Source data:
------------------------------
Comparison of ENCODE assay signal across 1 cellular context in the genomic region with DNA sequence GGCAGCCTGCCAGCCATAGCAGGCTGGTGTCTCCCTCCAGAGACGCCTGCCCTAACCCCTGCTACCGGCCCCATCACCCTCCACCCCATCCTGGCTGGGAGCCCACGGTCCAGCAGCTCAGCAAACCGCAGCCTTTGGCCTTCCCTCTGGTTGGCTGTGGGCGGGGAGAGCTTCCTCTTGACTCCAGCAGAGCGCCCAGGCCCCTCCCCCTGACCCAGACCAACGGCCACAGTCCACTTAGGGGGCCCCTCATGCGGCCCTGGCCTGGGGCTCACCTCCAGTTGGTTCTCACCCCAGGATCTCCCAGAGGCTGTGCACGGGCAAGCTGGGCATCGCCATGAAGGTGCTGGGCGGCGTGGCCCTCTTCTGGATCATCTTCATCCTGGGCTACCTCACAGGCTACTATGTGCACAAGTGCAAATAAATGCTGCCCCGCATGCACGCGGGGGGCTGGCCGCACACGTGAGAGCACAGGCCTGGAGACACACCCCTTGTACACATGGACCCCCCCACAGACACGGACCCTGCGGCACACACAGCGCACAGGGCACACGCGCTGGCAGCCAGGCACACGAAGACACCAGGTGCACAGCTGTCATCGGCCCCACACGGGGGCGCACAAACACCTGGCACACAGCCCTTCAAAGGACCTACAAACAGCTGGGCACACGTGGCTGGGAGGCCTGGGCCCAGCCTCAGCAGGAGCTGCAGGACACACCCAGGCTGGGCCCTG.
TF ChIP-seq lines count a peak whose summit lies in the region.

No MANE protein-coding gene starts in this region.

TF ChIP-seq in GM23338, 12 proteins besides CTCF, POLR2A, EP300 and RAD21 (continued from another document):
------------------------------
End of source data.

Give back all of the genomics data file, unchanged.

Comparison of ENCODE assay signal across 1 cellular context in the genomic region with DNA sequence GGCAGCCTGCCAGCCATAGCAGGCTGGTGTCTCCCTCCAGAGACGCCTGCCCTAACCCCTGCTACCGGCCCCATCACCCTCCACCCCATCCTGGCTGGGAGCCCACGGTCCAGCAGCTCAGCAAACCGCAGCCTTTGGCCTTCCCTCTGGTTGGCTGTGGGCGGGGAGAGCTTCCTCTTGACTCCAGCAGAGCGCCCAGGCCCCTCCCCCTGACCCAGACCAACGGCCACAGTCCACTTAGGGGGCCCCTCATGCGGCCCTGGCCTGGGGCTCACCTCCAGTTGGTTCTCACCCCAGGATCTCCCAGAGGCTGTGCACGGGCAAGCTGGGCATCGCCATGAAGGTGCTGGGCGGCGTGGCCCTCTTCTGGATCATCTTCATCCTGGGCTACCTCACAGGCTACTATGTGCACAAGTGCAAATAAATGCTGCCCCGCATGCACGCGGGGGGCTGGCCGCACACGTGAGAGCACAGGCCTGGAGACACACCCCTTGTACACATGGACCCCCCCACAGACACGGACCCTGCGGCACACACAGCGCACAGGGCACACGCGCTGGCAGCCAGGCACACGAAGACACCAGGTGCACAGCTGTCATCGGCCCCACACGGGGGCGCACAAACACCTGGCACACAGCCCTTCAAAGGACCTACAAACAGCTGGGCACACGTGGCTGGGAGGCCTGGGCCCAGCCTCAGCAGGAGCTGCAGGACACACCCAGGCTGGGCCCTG.
TF ChIP-seq lines count a peak whose summit lies in the region.

No MANE protein-coding gene starts in this region.

TF ChIP-seq in GM23338, 12 proteins besides CTCF, POLR2A, EP300 and RAD21 (continued from another document):